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Should the central bank issue e-money?

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  • Charles M. Kahn
  • Francisco Rivadeneyra
  • Tsz-Nga Wong

Abstract

Should a central bank take over the provision of e-money, a circulable electronic liability? We discuss how e-money technology changes the tradeoff between public and private provision, and the tradeoff between e-money and a central bank's existing liabilities like bank notes and reserves. The tradeoffs depend on i) the technological setup of the e-money system (as a token or an account; centralized or decentralized); ii) the potential improvement in the implementation and transmission of monetary policy; iii) the risks to safety and privacy from cyber attacks; and iv) the uncertain impact on banks' efficiency and financial stability. The most compelling argument for central banks to issue e-money is to address competition problems in the banking sector.

Suggested Citation

  • Charles M. Kahn & Francisco Rivadeneyra & Tsz-Nga Wong, 2019. "Should the central bank issue e-money?," Working Papers 2019-3, Federal Reserve Bank of St. Louis.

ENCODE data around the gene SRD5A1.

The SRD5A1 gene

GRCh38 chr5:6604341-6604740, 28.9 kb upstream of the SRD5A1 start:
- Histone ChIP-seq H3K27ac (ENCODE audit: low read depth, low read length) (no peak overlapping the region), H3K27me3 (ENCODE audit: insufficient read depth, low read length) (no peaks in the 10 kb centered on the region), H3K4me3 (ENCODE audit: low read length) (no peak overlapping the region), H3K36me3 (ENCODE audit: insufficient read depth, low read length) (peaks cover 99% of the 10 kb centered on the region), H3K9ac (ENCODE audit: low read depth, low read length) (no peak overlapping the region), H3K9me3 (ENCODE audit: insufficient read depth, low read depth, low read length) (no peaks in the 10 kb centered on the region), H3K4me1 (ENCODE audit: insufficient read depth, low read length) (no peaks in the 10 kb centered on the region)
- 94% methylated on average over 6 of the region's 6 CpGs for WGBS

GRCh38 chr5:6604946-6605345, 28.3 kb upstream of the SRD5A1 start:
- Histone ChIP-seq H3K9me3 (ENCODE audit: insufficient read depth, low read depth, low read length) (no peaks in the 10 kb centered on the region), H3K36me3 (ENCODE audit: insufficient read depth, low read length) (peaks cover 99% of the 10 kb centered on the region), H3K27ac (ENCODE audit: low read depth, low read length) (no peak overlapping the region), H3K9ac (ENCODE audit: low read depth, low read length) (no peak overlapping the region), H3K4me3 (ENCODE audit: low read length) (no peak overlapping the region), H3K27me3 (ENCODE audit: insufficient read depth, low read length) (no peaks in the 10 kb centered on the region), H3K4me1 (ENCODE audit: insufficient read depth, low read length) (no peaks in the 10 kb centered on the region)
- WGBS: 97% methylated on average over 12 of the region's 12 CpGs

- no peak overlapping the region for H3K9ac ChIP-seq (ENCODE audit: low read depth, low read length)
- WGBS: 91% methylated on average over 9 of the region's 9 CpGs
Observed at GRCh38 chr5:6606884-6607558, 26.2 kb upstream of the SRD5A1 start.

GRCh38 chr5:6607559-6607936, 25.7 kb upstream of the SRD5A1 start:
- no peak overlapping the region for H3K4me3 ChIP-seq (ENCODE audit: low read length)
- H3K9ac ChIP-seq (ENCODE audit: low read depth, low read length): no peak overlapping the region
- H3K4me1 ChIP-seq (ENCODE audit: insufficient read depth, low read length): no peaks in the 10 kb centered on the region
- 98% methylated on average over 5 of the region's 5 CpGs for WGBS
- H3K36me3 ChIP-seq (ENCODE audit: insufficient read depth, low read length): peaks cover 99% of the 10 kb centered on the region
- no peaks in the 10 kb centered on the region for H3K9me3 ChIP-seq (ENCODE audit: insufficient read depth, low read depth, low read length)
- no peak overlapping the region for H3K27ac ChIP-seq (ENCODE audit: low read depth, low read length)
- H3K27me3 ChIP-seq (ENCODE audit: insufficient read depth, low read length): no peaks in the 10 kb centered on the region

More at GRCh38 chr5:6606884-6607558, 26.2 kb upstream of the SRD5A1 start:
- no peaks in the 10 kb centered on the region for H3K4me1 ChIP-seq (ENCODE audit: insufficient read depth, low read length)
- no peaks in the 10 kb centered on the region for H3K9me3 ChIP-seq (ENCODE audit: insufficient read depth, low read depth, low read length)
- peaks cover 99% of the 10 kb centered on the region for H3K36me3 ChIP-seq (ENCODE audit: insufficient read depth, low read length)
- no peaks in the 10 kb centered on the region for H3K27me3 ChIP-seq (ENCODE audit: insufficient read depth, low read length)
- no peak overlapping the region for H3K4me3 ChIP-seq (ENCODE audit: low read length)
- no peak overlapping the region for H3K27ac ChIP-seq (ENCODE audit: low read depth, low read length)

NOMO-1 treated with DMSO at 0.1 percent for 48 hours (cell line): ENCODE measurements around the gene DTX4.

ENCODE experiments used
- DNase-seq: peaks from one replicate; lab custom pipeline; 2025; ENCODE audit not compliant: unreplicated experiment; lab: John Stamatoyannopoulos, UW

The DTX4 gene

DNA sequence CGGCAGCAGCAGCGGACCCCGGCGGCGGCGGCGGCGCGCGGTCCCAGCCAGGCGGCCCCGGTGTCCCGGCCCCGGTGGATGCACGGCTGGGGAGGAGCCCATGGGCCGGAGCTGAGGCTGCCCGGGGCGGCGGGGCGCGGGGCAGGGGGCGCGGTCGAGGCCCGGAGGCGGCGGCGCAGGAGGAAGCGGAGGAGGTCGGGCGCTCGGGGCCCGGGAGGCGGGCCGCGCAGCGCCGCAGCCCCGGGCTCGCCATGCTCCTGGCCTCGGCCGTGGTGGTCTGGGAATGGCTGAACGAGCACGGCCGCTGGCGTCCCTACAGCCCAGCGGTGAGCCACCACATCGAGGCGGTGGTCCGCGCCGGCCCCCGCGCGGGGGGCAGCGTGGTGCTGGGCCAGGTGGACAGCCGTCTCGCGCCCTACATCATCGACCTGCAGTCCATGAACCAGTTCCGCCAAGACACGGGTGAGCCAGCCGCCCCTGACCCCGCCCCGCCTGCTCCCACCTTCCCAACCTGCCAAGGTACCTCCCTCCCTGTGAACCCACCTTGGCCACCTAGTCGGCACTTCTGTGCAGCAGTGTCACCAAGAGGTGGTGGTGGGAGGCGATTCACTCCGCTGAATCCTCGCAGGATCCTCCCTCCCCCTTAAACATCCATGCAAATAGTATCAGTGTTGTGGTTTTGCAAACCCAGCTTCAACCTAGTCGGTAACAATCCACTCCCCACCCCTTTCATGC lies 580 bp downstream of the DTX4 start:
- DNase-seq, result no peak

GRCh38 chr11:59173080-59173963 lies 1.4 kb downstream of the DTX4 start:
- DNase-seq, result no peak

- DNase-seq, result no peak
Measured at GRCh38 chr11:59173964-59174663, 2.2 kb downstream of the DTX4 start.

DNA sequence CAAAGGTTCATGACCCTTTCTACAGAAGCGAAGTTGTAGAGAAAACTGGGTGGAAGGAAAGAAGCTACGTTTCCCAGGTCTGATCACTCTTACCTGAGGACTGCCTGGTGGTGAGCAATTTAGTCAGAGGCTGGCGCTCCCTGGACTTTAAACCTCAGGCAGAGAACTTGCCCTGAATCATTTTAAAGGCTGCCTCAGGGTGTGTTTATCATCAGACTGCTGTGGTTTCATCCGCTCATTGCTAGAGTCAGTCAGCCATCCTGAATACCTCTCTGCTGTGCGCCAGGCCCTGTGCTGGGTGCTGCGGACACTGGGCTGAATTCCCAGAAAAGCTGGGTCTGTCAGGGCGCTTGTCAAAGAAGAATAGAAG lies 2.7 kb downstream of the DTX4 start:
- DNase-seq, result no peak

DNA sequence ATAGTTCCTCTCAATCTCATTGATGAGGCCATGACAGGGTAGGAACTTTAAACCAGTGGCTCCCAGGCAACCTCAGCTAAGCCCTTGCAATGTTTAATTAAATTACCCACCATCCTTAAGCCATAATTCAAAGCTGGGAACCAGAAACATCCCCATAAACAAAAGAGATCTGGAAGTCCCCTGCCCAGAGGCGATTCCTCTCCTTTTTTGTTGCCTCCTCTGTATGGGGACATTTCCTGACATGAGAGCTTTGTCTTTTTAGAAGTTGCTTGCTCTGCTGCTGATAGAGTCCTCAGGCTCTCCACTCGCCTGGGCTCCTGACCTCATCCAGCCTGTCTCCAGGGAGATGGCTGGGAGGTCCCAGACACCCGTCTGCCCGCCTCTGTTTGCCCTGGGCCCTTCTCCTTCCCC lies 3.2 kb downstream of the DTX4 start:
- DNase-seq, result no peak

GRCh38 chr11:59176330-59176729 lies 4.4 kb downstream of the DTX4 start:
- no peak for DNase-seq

• Handle: RePEc:fip:fedlwp:2019-003
    DOI: doi.org/10.20955/wp.2019.003
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    More about this item

    Keywords

    central bank digital currencies; e-money; cryptocurrencies; token- and account- based payment payments;
    All these keywords.

    JEL classification:

    • E42 - Macroeconomics and Monetary Economics - - Money and Interest Rates - - - Monetary Sytsems; Standards; Regimes; Government and the Monetary System
    • E51 - Macroeconomics and Monetary Economics - - Monetary Policy, Central Banking, and the Supply of Money and Credit - - - Money Supply; Credit; Money Multipliers
    • E58 - Macroeconomics and Monetary Economics - - Monetary Policy, Central Banking, and the Supply of Money and Credit - - - Central Banks and Their Policies

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